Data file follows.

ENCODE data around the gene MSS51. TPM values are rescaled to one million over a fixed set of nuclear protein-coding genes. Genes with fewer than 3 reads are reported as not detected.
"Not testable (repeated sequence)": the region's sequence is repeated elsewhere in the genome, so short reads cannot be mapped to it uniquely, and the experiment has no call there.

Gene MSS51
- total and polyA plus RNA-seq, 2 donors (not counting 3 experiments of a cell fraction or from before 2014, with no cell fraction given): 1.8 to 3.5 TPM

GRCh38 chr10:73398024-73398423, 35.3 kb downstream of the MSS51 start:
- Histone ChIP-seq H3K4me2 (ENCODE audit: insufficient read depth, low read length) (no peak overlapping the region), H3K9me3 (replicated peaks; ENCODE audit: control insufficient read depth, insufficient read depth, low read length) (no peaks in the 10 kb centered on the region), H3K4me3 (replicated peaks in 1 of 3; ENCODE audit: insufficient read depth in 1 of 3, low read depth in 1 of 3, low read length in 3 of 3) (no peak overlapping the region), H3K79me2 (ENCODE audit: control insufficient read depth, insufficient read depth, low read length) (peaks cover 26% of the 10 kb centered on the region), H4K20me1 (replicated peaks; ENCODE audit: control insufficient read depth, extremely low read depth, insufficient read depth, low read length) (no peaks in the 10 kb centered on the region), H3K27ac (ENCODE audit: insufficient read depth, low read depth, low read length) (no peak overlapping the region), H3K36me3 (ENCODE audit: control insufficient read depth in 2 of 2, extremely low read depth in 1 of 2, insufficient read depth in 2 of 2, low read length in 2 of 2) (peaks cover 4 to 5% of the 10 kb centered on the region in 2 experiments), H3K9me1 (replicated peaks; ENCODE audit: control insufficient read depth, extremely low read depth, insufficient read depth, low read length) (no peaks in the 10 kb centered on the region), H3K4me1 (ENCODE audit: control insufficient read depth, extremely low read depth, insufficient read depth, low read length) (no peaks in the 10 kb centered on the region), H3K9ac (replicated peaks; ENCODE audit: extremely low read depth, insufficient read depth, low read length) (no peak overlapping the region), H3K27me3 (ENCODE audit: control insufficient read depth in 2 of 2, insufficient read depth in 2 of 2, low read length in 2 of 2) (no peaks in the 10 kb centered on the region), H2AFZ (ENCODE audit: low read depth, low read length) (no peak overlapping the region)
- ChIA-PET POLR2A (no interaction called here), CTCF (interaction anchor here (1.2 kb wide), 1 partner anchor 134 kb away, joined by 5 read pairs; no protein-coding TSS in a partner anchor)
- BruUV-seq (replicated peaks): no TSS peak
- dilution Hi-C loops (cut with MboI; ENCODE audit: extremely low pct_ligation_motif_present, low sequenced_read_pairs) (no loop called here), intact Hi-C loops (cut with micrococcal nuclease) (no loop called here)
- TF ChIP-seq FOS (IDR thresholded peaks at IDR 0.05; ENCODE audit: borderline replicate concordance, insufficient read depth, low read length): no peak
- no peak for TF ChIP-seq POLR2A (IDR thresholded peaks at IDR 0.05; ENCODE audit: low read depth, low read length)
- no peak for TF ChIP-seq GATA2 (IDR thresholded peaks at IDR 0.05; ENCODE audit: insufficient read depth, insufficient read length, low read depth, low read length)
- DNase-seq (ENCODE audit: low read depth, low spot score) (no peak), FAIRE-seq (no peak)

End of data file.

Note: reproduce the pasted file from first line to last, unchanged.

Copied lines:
ENCODE data around the gene MSS51. TPM values are rescaled to one million over a fixed set of nuclear protein-coding genes. Genes with fewer than 3 reads are reported as not detected.
"Not testable (repeated sequence)": the region's sequence is repeated elsewhere in the genome, so short reads cannot be mapped to it uniquely, and the experiment has no call there.

Gene MSS51
- total and polyA plus RNA-seq, 2 donors (not counting 3 experiments of a cell fraction or from before 2014, with no cell fraction given): 1.8 to 3.5 TPM

GRCh38 chr10:73398024-73398423, 35.3 kb downstream of the MSS51 start:
- Histone ChIP-seq H3K4me2 (ENCODE audit: insufficient read depth, low read length) (no peak overlapping the region), H3K9me3 (replicated peaks; ENCODE audit: control insufficient read depth, insufficient read depth, low read length) (no peaks in the 10 kb centered on the region), H3K4me3 (replicated peaks in 1 of 3; ENCODE audit: insufficient read depth in 1 of 3, low read depth in 1 of 3, low read length in 3 of 3) (no peak overlapping the region), H3K79me2 (ENCODE audit: control insufficient read depth, insufficient read depth, low read length) (peaks cover 26% of the 10 kb centered on the region), H4K20me1 (replicated peaks; ENCODE audit: control insufficient read depth, extremely low read depth, insufficient read depth, low read length) (no peaks in the 10 kb centered on the region), H3K27ac (ENCODE audit: insufficient read depth, low read depth, low read length) (no peak overlapping the region), H3K36me3 (ENCODE audit: control insufficient read depth in 2 of 2, extremely low read depth in 1 of 2, insufficient read depth in 2 of 2, low read length in 2 of 2) (peaks cover 4 to 5% of the 10 kb centered on the region in 2 experiments), H3K9me1 (replicated peaks; ENCODE audit: control insufficient read depth, extremely low read depth, insufficient read depth, low read length) (no peaks in the 10 kb centered on the region), H3K4me1 (ENCODE audit: control insufficient read depth, extremely low read depth, insufficient read depth, low read length) (no peaks in the 10 kb centered on the region), H3K9ac (replicated peaks; ENCODE audit: extremely low read depth, insufficient read depth, low read length) (no peak overlapping the region), H3K27me3 (ENCODE audit: control insufficient read depth in 2 of 2, insufficient read depth in 2 of 2, low read length in 2 of 2) (no peaks in the 10 kb centered on the region), H2AFZ (ENCODE audit: low read depth, low read length) (no peak overlapping the region)
- ChIA-PET POLR2A (no interaction called here), CTCF (interaction anchor here (1.2 kb wide), 1 partner anchor 134 kb away, joined by 5 read pairs; no protein-coding TSS in a partner anchor)
- BruUV-seq (replicated peaks): no TSS peak
- dilution Hi-C loops (cut with MboI; ENCODE audit: extremely low pct_ligation_motif_present, low sequenced_read_pairs) (no loop called here), intact Hi-C loops (cut with micrococcal nuclease) (no loop called here)
- TF ChIP-seq FOS (IDR thresholded peaks at IDR 0.05; ENCODE audit: borderline replicate concordance, insufficient read depth, low read length): no peak
- no peak for TF ChIP-seq POLR2A (IDR thresholded peaks at IDR 0.05; ENCODE audit: low read depth, low read length)
- no peak for TF ChIP-seq GATA2 (IDR thresholded peaks at IDR 0.05; ENCODE audit: insufficient read depth, insufficient read length, low read depth, low read length)
- DNase-seq (ENCODE audit: low read depth, low spot score) (no peak), FAIRE-seq (no peak)